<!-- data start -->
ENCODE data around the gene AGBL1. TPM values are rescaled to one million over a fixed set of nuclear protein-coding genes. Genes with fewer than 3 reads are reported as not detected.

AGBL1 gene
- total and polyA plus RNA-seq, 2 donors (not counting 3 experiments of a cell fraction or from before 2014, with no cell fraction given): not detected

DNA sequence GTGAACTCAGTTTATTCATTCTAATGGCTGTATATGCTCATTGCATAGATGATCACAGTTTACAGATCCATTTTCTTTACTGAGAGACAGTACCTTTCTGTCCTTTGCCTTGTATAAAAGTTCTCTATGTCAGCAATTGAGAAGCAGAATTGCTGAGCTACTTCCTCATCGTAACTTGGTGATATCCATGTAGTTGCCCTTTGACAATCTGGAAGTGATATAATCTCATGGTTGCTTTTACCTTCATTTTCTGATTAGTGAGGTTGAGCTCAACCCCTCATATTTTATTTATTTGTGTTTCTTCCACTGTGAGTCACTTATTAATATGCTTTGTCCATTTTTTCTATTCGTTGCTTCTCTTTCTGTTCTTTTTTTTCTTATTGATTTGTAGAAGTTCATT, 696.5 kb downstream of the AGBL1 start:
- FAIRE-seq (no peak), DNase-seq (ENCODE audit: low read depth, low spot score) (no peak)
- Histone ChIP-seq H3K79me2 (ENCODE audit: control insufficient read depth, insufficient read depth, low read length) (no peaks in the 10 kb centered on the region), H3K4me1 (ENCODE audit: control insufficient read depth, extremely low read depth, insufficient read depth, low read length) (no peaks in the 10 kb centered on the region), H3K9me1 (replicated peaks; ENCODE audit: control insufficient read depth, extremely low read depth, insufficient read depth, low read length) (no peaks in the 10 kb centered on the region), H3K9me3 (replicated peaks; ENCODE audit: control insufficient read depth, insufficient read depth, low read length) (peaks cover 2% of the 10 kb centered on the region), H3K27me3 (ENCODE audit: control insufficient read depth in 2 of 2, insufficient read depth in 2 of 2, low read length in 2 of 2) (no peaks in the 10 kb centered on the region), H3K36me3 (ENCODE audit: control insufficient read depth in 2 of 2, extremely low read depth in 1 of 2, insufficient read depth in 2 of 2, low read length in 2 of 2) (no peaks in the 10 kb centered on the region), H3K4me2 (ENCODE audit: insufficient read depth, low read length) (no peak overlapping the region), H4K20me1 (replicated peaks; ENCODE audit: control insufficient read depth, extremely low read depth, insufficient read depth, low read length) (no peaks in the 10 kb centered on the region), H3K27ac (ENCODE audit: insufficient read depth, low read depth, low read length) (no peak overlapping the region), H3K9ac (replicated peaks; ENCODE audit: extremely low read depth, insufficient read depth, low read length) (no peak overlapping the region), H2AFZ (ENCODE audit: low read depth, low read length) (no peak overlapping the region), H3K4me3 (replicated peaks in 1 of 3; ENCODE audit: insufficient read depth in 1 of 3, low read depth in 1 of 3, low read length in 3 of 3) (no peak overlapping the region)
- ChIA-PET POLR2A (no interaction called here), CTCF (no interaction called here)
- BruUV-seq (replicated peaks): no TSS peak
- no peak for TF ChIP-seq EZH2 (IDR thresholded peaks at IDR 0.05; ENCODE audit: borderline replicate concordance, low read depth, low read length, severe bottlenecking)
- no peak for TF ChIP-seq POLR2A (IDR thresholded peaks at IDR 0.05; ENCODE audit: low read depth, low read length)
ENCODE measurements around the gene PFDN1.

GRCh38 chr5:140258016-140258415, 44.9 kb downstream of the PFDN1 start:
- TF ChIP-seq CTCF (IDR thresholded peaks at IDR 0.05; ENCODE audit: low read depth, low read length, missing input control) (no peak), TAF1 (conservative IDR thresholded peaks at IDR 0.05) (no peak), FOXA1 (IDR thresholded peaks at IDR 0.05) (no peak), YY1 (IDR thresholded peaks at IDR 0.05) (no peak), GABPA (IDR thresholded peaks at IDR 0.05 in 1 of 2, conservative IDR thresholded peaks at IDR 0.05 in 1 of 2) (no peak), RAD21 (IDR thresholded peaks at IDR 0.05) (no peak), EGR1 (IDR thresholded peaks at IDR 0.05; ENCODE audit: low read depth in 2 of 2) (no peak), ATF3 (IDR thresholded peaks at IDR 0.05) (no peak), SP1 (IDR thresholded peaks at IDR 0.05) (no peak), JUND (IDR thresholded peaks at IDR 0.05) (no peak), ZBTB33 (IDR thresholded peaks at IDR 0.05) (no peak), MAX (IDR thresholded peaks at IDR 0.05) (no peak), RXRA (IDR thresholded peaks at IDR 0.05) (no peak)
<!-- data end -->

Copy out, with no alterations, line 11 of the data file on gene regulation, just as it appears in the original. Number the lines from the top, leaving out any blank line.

ENCODE measurements around the gene PFDN1.